In this 21st Century – on this Remembrance Day – Let’s Pledge To Define Canada’s Identity on the World Stage as an Uncompromising  Leader for Peace and for Fighting Climate Change

We Should Honour Those Who Fought For Our Rights And Freedoms by Using Them to fight for the Common Good

A Commentary by Doug Draper

Posted November 11th, 2018 on Niagara At Large

A Remembrance Day column, written by retired general and former chief of the defence staff for the Canadian Forces Rick Hillier and published this November 10th in The Globe and Mail, carries the headline; “Canada was forged in the trenches of the First World War,” and begins as follows –

“Life is busy in Canada and for that reason, there seems to be only a fleeting moment in November when any of us pay attention to our history. Nevertheless, Canadians need to remember because in the mud and horror of the First World War, our nation was forged.”

Veterans “Lest We Forget” Memorial and Canadian Flag, St. Catherines, Ontario

In a statement he sent home from 100th year Remembrance and Armistice Day ceremonies in Europe this November 11th, Canada’s Prime Minister, Justin Trudeau, echoed a similar sentiment.

During the final hundred days of the First World War,” said the Prime Minister, “Canadians spearheaded attacks that overcame the last lines of German defenses and paved the way to final victory. These soldiers were the face and strength of a young country that sacrificed beyond measure and never faltered in its duty.

“Their bravery garnered the respect and admiration of the world, and marked a turning point for Canada. We began to define ourselves as a country – a force on the world stage, confident, and in control of our own destiny.”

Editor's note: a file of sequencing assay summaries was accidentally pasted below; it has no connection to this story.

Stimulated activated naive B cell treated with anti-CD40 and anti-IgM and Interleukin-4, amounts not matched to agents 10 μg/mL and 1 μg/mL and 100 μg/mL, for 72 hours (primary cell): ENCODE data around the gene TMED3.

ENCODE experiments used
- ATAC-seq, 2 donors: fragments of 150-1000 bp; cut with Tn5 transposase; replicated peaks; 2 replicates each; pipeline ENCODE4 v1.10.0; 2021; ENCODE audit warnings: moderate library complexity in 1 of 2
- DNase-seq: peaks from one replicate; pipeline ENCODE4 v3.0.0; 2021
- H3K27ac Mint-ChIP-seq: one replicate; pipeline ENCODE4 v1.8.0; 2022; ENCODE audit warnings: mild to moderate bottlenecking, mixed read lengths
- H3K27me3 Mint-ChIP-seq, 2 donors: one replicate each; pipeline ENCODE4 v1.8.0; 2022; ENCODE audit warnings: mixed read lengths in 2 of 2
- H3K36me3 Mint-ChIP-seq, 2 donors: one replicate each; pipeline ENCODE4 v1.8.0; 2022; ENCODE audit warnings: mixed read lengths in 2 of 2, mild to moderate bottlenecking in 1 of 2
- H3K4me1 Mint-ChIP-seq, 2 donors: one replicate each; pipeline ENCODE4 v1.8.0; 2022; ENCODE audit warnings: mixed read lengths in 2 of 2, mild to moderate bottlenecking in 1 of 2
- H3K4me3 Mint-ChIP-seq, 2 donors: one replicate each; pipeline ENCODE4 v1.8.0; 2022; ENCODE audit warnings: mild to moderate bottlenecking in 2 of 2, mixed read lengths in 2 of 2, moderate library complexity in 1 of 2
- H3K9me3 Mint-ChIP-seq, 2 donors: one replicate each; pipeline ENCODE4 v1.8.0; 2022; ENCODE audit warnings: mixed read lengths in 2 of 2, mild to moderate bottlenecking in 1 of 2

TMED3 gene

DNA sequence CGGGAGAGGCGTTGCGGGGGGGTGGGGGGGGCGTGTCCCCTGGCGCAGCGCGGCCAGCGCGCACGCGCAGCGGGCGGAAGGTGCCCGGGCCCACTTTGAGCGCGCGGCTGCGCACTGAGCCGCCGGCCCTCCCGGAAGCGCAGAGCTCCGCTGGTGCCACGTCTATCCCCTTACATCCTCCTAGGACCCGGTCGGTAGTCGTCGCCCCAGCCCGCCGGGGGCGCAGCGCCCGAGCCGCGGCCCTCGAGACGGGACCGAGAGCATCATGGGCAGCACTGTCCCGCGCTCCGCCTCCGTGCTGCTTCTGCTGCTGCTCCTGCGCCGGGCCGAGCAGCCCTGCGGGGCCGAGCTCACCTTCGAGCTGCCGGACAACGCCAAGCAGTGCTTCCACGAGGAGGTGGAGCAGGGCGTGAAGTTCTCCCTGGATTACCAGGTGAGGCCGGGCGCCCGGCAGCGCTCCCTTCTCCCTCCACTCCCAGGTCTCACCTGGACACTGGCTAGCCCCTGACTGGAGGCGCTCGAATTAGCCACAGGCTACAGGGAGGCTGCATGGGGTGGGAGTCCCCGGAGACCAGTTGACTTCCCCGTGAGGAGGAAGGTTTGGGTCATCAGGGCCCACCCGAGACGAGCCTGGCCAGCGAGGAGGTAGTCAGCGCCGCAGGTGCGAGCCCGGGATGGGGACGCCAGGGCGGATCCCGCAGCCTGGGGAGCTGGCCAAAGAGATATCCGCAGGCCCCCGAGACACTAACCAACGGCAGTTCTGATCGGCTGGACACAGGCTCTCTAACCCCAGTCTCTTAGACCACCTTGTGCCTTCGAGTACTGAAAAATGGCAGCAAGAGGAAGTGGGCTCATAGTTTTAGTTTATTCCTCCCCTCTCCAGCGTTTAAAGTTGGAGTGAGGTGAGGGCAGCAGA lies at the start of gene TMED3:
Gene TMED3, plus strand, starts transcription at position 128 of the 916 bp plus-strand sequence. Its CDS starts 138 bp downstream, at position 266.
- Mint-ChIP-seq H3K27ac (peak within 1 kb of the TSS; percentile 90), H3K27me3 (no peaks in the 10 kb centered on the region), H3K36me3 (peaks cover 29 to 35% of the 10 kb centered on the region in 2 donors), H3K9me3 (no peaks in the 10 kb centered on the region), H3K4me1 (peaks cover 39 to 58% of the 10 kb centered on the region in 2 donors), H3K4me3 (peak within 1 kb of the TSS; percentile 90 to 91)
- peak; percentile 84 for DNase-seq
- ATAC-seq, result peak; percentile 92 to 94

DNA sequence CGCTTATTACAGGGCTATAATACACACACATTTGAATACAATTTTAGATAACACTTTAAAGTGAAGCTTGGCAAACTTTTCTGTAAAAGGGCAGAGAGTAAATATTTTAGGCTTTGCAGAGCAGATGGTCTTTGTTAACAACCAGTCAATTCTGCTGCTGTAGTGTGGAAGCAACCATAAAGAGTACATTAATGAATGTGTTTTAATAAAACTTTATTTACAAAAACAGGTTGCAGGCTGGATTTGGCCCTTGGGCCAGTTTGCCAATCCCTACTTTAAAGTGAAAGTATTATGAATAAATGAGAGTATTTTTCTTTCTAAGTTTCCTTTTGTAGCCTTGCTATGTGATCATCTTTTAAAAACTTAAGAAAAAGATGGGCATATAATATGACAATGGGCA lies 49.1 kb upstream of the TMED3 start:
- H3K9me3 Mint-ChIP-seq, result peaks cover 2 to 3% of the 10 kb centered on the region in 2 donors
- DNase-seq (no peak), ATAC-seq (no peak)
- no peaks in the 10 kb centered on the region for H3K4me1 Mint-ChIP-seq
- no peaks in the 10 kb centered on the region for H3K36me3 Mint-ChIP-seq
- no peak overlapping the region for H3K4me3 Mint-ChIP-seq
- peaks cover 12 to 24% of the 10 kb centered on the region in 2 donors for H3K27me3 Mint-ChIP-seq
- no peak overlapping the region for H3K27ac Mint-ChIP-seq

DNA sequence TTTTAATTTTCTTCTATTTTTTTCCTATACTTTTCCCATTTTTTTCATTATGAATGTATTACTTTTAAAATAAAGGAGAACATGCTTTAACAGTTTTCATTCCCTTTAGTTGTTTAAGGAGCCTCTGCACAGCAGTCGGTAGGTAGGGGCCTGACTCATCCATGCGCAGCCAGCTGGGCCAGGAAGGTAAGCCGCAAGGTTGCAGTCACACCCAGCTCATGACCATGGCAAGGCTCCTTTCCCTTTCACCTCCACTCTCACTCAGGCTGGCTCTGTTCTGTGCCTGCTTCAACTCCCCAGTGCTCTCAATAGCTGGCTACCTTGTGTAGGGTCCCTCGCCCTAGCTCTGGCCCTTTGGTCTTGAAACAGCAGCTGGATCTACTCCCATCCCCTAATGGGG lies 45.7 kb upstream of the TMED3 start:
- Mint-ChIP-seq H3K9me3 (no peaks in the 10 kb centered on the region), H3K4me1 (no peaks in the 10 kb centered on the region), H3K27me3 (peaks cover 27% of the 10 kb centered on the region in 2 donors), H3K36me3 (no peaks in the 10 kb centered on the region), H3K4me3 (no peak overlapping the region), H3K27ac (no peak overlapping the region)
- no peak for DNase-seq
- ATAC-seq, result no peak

When will it ever end? A young Canadian is brought home from war-torn Afghanistan

The last thing I would ever want to question or take away from is the bravery and sacrifice those who served us during time of war have made in the name of our freedoms and democracy.

In fact we should all try to do a better job of honouring that bravery and sacrificed than by just wearing a poppy for a few days every November or by spending a buck or two on a “support our troops” decal to stick on the bumper of our car.

We could start by getting more engaged in the civic affairs of our communities and our country, and by actually going out and voting, which six out of every ten of us across Niagara did not bother to do in this past October 22nd municipal elections.

I often find it a little odd or sad when I describe someone in a column I write about as a “community activist” or, in the case of protecting our natural environment or stopping animal abuse as an “environmental activist” or an “animal rights activist.”

Out of respect for those who fought and died for our rights and freedoms, we should all  get more engaged in the affairs of our communities and country.  We should all be activists!

But getting back to the idea of Canada first defining itself or coming into its own as a nation through its sacrifice of young people in a horrific war most agree today should never have happened save for the power-grabbing and greed of a handful of autocrats and a series of catastrophic blunders, it is also sad to think that a relatively peaceful nation like ours came into its own as a nation of the world through war.

In this 21st Century, I think one of the most meaningful ways we can honour those who fought for our rights and freedoms – not just on Remembrance Day or for a few weeks each year – is to get more engaged in civic affairs and to work every day to define Canada as an uncompromising world leader in humanitarian and peace-making endeavours, and in fighting what a multitude of experts around the world is calling us the most urgent and dangerous crisis of our times, climate change.

 

 

 

 

 

A hundred years after a world war that claimed more than 60,000 Canadian lives and hundreds of thousands of others – a war that set the tone for the one of the bloodiest centuries in human history – those seem like some nation-defining goals that might do those who fought for our rights and freedoms proud.

I will leave you with one of my all-time favourite anti-war songs, written by Pete Seeger, and performed here by Peter, Paul & Mary –